This post is part of Linda G.Hill’s Stream of Consciousness Saturday meme -an unedited stream of consciousness piece that ties into the weekly prompt: “store,” used any way we like.
I went to the store early this afternoon. One week before Christmas, maybe that’s not exactly a news story…
But I wasn’t shopping for holiday gifts, or for the ingredients to make a fancy dinner for extended family or friends. Our bigger kids prefer to order most of their gifts online; they’d rather know what they’re getting and have the autonomy to order it themselves, track the packages, and open their treasures as soon as they arrive. And none of us are fond of those extended family gatherings – they tend to come with a great deal of stress, bringing to light any and all areas of friction, with a focus on things that aren’t important to us.
So, what was I shopping for, early on a Saturday afternoon, at a time when I usually don’t leave the house without children?
Groceries. The average, we-need-to-get-some-food-people-want-to-eat-in-this-house kind.
Somehow, we never quite got around to doing the weeklyish shopping last week. Both my Accomplice and I picked up a few things here and there, and that was enough – but, on Friday, we all found ourselves surveying the available options with a decided lack of enthusiasm.
So, last evening, I announced that I would be shopping today, and invited the children, 14 and 11, to make shopping lists, since, along with rampant physical and cognitive growth, their tastes are changing with almost dizzying speed, and I honestly had little idea of what they would want, beyond staples.
When I woke this morning, my son told me that they’d both sent me their lists on Messenger. Yup, we’re a modern family! It was fun to read their lists (my son even wrote his in priority order!), and to see the way they’re gaining writing skills. If they were in school, or schooled at home, I’d have assignments to record their progress; instead, I have shopping lists and online messages – the utilitarian purposes and their fancies.
I took their lists and copied them to the Colornote app on my Kindle. Then I wandered around the store, fulfilling their wishes and adding a few extras. We came in only $.48 above budget, and, when I got home, my son came out and unloaded most of the groceries from the car. My Accomplice had cleaned the refrigerator after I left and before he left for work (chefs work weekends!); I gave a cursory effort to the freezer, and the boy helped me put things away even though I told him I was just fine doing it on my own.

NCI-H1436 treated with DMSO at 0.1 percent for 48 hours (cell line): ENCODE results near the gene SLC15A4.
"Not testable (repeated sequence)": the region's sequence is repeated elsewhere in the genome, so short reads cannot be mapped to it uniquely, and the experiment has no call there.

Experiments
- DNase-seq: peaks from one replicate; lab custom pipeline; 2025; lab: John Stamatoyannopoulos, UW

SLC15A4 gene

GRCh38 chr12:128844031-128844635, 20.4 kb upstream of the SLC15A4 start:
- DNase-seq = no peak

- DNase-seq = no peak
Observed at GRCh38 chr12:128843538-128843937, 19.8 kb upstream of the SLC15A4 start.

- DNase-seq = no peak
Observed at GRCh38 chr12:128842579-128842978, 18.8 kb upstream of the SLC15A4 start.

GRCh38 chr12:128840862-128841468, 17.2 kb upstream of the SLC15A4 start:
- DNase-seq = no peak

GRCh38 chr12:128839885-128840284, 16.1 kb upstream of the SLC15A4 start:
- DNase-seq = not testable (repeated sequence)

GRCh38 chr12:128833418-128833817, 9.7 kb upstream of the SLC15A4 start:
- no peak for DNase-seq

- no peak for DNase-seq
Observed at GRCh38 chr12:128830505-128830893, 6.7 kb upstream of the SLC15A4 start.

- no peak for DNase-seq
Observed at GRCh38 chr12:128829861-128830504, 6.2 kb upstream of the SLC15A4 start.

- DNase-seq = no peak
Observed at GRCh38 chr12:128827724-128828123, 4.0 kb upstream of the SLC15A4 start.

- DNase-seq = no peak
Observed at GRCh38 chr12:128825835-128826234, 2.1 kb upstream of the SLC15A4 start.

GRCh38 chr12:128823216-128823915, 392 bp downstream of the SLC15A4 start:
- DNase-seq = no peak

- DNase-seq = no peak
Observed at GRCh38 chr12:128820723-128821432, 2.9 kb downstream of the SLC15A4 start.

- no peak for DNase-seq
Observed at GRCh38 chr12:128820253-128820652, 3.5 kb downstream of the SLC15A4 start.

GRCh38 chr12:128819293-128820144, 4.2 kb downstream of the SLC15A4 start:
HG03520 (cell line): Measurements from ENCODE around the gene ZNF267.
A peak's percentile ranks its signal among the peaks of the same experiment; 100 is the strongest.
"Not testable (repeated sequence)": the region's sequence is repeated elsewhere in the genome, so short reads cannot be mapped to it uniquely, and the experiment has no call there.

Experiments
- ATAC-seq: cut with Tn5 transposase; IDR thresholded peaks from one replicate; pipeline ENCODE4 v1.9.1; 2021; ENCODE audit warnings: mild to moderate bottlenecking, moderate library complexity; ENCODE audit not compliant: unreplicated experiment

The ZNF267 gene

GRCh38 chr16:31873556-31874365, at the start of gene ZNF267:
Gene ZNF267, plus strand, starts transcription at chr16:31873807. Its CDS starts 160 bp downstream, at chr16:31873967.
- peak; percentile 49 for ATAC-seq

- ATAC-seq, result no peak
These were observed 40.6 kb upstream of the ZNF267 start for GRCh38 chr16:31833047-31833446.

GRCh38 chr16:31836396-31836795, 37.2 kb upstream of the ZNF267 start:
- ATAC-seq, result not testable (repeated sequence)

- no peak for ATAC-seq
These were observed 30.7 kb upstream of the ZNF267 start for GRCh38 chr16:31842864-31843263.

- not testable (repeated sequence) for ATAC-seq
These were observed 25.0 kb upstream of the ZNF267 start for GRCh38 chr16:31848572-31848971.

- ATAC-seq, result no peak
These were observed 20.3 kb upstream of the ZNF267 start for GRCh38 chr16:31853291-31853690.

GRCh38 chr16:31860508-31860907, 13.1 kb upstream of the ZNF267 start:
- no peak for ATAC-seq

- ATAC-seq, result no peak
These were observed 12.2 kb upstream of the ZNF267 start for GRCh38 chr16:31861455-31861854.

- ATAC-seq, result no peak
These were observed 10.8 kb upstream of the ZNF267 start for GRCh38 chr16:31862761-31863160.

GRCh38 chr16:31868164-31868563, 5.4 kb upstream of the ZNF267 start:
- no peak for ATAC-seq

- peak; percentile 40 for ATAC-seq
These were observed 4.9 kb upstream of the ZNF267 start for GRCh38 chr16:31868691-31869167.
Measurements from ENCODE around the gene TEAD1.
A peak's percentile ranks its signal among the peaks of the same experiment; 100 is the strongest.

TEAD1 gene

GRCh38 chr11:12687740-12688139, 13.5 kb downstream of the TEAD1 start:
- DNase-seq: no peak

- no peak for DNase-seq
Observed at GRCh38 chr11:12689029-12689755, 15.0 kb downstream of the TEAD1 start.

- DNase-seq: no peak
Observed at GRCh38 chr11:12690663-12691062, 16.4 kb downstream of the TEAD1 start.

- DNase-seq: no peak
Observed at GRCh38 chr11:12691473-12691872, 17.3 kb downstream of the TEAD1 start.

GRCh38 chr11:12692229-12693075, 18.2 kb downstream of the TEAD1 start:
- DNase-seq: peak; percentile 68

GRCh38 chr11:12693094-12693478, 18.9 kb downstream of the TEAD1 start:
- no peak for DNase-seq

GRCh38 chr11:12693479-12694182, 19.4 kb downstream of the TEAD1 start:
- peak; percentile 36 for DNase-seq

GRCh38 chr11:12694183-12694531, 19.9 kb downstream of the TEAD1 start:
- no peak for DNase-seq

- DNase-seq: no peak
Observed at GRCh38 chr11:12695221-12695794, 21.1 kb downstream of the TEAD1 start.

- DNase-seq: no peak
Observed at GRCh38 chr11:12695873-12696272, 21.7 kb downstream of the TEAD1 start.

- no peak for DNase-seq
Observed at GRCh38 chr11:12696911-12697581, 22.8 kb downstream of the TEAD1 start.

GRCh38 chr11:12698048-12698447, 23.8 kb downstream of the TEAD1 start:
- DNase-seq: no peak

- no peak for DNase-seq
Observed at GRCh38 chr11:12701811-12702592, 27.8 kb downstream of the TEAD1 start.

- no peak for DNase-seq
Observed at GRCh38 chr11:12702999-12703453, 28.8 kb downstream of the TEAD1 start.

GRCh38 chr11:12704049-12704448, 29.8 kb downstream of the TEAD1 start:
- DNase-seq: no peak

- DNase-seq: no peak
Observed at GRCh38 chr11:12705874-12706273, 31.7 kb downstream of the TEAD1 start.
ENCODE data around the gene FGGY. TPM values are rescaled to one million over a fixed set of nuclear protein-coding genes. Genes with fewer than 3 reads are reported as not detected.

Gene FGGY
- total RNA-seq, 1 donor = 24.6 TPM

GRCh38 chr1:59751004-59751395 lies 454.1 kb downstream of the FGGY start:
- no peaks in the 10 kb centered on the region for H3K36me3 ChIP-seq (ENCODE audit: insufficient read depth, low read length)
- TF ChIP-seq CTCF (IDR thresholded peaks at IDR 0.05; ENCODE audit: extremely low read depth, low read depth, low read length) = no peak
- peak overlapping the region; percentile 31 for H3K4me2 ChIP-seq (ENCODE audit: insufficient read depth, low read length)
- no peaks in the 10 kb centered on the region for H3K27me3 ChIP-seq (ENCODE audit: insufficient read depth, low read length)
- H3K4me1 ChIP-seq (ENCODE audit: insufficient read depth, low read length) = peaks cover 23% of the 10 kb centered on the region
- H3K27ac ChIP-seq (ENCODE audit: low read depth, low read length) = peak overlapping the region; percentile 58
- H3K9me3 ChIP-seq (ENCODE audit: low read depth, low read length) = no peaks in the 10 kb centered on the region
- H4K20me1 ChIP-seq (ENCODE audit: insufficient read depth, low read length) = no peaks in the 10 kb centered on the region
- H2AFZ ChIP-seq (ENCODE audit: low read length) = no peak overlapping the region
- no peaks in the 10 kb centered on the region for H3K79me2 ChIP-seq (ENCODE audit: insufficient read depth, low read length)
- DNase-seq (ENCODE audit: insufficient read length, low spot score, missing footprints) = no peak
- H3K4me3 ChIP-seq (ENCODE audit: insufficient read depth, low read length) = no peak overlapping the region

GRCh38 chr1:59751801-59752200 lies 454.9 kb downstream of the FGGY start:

Once that was done, I spent a couple of hours doing hometending sprints, and the girl came to pitch in. I note this because many parents assign children chores in the hopes of teaching them responsibility, cooperation, and helpfulness. Our children have no chores, and parents who are willing to do things like go to the store at odd times, and buy the items on their lists without passing judgment on them; parents who are OK with them ordering the gifts they want, and opening them when they arrive, because a Christmas morning blowout, regardless of the photo ops it would present, just isn’t their style.
I have to think that those things aren’t unrelated.
We’re willing and ready to help our kids to get the things they want, because we understand that children have less power than adults, and because we consider their wants to be on a par with our own. We’re willing to shift our schedules, and to go out of our way, when we can, to make their lives happy and peaceful.
We help them, and, the older they get, the more they help us, too.
That’s a wonderful bonus, especially since, at their ages, they’re learning skills they can use in a few years, when they become independent, and maybe live on their own.
But it’s not why I do it.
What I was doing, out at the store today, was storing up love. By my actions, I was telling my children that they matter to me. They matter enough that I would go out, buy what they want to eat, and bring it home happily. They matter enough that I can release my ‘ideal Christmas’ – and more. They matter enough that I can be something more than “Mom” to them – more than that name, and the role that goes with it.